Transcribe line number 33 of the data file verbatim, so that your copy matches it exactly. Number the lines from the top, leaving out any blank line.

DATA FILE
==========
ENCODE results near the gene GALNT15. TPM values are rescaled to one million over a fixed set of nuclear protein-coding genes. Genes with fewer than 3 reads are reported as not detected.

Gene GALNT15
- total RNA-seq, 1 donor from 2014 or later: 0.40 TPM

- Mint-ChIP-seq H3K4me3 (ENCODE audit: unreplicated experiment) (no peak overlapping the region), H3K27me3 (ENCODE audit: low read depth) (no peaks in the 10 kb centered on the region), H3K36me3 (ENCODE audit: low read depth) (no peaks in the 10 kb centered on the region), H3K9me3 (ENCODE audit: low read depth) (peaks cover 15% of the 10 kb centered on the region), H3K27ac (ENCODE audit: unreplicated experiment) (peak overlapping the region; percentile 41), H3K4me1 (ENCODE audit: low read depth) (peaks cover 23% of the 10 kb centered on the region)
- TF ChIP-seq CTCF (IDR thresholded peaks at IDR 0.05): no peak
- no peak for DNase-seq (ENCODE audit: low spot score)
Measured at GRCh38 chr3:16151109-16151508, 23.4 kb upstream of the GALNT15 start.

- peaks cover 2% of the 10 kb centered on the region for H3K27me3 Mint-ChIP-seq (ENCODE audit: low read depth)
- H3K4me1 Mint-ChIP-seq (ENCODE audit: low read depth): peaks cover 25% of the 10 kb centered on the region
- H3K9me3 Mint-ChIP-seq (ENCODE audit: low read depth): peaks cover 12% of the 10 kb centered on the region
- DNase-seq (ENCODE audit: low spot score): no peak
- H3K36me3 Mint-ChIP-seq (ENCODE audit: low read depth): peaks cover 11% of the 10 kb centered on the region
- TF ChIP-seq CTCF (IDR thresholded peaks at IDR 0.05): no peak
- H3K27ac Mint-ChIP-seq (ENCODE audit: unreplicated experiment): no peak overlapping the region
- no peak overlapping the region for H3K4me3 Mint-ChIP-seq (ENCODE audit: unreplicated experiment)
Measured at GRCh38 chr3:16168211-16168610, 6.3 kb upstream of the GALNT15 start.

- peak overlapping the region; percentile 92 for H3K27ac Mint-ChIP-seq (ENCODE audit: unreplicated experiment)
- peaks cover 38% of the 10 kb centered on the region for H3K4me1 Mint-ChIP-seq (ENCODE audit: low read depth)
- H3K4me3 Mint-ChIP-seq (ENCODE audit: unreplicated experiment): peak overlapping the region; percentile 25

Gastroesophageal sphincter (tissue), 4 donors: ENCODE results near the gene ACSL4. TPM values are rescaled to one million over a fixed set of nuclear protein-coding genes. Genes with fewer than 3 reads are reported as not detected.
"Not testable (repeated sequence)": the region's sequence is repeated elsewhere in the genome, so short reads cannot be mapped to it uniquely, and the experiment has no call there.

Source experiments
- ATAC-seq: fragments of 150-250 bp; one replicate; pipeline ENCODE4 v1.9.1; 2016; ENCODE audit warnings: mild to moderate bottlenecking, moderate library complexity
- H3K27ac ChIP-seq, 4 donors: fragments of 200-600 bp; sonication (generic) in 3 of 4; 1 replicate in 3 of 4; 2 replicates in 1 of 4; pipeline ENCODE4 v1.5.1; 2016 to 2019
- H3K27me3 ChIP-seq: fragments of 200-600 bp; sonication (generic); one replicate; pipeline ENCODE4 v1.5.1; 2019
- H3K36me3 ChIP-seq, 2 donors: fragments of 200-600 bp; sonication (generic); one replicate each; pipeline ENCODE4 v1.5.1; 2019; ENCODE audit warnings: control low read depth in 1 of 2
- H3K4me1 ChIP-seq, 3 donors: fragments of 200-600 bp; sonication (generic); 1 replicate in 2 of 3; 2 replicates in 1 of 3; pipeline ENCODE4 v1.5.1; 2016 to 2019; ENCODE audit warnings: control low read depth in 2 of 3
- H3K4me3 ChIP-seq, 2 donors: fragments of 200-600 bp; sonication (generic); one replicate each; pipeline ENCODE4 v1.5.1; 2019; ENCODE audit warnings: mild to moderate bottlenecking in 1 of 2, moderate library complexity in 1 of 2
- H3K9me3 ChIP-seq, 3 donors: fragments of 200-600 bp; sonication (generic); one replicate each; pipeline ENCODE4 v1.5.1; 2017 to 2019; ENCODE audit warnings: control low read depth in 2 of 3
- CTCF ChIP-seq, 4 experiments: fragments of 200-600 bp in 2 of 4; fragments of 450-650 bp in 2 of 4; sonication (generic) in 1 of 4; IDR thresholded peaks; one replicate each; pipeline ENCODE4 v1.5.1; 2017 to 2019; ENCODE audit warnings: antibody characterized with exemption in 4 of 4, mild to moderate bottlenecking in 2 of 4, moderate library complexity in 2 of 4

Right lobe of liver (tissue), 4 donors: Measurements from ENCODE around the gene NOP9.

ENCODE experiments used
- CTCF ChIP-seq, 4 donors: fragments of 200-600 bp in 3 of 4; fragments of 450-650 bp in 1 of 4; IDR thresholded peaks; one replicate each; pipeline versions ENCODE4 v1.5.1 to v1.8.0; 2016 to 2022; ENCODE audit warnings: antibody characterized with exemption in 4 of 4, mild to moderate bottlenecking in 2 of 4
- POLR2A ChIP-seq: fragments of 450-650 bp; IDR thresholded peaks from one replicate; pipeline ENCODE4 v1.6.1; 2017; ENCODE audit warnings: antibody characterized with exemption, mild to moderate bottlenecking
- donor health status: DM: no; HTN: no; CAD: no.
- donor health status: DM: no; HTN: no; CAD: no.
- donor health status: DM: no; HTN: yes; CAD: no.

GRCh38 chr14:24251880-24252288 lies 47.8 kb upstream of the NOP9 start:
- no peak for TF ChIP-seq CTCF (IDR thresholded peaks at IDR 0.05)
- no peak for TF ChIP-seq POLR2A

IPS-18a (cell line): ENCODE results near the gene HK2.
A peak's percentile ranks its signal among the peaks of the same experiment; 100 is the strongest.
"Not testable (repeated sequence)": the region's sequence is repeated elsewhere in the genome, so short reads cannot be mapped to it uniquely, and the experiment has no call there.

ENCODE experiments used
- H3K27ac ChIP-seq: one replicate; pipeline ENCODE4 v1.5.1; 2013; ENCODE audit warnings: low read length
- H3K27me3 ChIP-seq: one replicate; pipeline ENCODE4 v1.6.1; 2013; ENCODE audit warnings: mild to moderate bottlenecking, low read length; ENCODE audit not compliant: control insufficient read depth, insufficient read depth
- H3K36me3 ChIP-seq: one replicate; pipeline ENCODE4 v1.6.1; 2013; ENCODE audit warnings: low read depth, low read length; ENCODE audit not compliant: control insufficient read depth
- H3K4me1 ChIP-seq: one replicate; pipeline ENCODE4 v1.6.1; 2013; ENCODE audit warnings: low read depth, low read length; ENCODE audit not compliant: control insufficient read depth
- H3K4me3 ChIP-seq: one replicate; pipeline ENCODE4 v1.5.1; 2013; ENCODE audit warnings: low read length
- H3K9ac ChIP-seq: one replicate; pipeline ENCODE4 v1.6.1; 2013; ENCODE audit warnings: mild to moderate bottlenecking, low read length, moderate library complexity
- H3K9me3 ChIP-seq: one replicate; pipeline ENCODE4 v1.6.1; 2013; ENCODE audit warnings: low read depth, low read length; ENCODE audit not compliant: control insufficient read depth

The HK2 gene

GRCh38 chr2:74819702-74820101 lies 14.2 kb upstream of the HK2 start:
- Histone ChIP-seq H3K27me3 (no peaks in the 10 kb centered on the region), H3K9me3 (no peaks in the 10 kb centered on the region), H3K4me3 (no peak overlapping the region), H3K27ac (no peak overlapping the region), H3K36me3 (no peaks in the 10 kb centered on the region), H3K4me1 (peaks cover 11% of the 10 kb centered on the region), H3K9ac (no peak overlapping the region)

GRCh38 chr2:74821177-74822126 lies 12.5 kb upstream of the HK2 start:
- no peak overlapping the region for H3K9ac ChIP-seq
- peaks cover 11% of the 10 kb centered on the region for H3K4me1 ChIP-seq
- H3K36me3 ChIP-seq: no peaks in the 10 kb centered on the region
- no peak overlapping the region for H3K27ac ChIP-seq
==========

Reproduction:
- CTCF ChIP-seq, 4 donors: fragments of 200-600 bp in 3 of 4; fragments of 450-650 bp in 1 of 4; IDR thresholded peaks; one replicate each; pipeline versions ENCODE4 v1.5.1 to v1.8.0; 2016 to 2022; ENCODE audit warnings: antibody characterized with exemption in 4 of 4, mild to moderate bottlenecking in 2 of 4